Learning absolute pitch could be as easy as swallowing a pill
A Harvard University professor has used an epilepsy drug to reawaken a period of brain plasticity previously only seen in children
Absolute pitch – the ability to identify any musical note you hear – is a rare ability, one thought to be possessed by around one in 10,000 of us. Michael Jackson had it and so did Ella Fitzgerald, but what if anyone could learn this talent?
Research has suggested that the time window in which individuals can acquire absolute pitch – known as the “critical period” – is extremely limited and if the skill is not taught before the age of seven then it will be impossible to learn in later life.
However, a Harvard University professor of molecular and cellular biology named Takao Hensch has claimed that he can teach adults absolute pitch by giving them a pill that reawakens the capacity for learning displayed by children.
Dr. Hensch describes his work in the neuroscience journal Frontiers, detailing how test subjects with no musical training were given the epilepsy drug valproate and then trained and tested on their ability to discriminate tones. The group showed a greater response to the training than normally expected.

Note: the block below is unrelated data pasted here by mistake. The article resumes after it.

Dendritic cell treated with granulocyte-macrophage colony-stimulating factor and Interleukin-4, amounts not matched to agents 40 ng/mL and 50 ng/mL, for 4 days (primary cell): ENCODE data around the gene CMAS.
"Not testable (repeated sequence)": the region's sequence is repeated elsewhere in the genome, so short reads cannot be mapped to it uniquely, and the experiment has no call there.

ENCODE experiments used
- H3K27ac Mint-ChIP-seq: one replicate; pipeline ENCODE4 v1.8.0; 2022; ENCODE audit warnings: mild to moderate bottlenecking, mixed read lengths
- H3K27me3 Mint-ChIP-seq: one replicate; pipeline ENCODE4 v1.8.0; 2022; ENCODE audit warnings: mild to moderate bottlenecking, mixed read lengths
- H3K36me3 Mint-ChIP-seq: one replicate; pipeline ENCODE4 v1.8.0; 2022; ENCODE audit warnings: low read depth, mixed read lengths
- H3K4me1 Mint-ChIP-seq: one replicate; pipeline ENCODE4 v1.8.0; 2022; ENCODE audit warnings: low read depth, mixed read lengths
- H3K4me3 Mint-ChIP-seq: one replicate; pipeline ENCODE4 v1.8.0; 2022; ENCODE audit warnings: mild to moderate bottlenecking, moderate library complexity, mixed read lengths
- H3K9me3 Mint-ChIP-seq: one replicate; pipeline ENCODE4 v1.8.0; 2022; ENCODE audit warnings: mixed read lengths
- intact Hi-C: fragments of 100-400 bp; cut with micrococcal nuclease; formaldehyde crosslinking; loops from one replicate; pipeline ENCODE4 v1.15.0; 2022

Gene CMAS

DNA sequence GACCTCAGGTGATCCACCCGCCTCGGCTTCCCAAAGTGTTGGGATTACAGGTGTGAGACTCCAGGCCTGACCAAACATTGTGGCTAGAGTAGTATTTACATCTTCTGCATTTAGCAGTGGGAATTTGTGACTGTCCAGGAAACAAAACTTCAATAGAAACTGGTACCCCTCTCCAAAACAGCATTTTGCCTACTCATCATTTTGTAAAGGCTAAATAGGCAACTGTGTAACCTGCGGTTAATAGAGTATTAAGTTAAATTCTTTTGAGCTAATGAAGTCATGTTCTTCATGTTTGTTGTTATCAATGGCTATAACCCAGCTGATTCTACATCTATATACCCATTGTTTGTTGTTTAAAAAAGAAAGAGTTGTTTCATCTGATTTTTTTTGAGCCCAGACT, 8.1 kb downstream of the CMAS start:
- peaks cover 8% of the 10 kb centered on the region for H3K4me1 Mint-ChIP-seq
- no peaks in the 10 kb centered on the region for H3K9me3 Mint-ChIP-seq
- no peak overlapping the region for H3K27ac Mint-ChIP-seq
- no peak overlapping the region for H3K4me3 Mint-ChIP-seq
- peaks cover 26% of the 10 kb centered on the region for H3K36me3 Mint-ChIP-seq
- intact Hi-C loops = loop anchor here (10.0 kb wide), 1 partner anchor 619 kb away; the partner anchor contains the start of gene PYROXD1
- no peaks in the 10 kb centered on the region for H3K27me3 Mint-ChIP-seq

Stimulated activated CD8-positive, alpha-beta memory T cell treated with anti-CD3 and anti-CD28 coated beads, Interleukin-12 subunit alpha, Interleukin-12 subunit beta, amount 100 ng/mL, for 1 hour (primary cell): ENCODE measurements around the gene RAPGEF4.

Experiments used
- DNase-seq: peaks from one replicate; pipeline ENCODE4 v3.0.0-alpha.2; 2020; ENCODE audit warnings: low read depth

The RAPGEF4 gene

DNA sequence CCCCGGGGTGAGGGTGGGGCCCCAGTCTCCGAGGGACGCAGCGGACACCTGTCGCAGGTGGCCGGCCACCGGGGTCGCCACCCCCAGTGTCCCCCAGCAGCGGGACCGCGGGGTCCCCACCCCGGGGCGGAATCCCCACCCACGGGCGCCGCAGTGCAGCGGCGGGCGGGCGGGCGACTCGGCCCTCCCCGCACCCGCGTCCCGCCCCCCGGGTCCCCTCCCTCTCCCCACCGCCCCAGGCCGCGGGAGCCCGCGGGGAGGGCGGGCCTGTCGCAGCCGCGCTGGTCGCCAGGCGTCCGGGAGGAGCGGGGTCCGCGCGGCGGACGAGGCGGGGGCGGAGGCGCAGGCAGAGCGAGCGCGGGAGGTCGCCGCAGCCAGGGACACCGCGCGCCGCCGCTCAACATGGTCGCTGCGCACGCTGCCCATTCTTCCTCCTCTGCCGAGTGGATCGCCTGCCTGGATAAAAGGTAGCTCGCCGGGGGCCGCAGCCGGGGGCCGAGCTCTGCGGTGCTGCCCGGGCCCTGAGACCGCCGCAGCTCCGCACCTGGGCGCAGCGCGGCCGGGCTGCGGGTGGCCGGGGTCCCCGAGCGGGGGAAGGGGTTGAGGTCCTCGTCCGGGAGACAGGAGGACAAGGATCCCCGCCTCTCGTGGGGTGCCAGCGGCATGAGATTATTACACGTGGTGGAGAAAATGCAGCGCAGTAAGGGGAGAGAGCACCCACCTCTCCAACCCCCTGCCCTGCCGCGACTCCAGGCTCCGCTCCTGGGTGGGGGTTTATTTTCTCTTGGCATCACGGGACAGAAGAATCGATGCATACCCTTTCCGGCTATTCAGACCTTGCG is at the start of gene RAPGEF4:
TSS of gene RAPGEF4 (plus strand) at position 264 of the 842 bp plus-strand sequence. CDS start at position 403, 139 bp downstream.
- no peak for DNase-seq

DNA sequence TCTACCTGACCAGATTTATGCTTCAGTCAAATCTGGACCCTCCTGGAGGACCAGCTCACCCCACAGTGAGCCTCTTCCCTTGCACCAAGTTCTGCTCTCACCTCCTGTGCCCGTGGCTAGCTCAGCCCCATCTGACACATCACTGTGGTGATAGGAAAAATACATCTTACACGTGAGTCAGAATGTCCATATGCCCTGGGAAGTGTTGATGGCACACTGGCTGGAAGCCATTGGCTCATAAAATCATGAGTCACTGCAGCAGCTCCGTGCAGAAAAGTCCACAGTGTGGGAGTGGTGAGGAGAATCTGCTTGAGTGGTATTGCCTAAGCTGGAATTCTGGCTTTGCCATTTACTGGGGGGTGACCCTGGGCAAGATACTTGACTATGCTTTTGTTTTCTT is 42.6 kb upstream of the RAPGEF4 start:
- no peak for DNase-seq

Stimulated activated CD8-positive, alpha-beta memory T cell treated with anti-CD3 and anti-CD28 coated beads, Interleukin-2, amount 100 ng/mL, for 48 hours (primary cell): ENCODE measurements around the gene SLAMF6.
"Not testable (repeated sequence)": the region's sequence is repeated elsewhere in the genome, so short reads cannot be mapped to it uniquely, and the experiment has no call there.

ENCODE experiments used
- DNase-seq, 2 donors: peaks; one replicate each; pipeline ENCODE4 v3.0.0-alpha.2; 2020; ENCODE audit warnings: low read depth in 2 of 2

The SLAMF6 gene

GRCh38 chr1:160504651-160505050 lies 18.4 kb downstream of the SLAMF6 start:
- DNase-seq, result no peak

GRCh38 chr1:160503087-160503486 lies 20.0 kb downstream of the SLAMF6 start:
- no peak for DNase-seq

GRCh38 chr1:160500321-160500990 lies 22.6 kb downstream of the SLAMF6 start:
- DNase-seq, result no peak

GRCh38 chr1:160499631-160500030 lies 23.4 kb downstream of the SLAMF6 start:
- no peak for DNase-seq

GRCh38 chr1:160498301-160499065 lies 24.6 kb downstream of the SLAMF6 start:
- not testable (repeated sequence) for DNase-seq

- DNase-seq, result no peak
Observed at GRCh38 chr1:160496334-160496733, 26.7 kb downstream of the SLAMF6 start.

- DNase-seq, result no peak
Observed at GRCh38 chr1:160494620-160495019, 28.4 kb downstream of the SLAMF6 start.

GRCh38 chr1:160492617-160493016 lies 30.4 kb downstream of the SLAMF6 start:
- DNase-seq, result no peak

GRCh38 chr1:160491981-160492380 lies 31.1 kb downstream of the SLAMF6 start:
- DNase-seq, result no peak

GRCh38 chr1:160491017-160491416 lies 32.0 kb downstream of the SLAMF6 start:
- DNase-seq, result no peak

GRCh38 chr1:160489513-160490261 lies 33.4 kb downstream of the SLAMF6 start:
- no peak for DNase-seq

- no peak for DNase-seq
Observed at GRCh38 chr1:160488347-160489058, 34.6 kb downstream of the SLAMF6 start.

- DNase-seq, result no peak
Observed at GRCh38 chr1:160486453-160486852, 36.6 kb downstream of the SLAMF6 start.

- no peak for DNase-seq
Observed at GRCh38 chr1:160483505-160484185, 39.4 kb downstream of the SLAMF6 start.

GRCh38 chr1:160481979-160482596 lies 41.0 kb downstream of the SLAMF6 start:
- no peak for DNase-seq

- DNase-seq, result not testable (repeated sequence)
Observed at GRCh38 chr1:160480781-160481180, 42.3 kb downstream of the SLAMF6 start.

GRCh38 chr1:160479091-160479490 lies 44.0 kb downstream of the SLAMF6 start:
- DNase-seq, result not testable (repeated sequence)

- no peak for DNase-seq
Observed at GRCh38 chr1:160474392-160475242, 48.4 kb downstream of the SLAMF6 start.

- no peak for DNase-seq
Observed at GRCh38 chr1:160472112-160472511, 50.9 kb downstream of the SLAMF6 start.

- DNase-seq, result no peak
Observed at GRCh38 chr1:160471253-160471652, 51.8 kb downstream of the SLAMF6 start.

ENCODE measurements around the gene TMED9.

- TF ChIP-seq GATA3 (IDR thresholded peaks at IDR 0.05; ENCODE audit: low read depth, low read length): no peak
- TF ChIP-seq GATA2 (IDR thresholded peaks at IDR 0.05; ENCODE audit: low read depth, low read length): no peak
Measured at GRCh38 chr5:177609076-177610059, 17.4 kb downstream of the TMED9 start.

"It's quite remarkable since there are no known reports of adults acquiring absolute pitch," Dr. Hensch told NPR’s Linda Wertheimer.
He also noted that whilst it’s thought that there may be some element of genetics in deciding who can learn absolute pitch the key factor is “early life experience”.
The research is remarkable as it opens up the possibility of other skills such as languages being picked up with greater ease in old age.
“I think we’re getting closer to this day, because we are able to understand in greater cellular detail how the brain develops throughout development,” said Dr Hensch.
“But I should caution that critical periods have evolved for a reason and it is a process one would probably not want to tamper with for carelessly.”
He continued by noting that our identities – “acquiring language, culture, identity” – are shaped during these critical periods and reopening them could be dangerous, perhaps even leading to the erasure of what we’ve learnt and who we are.
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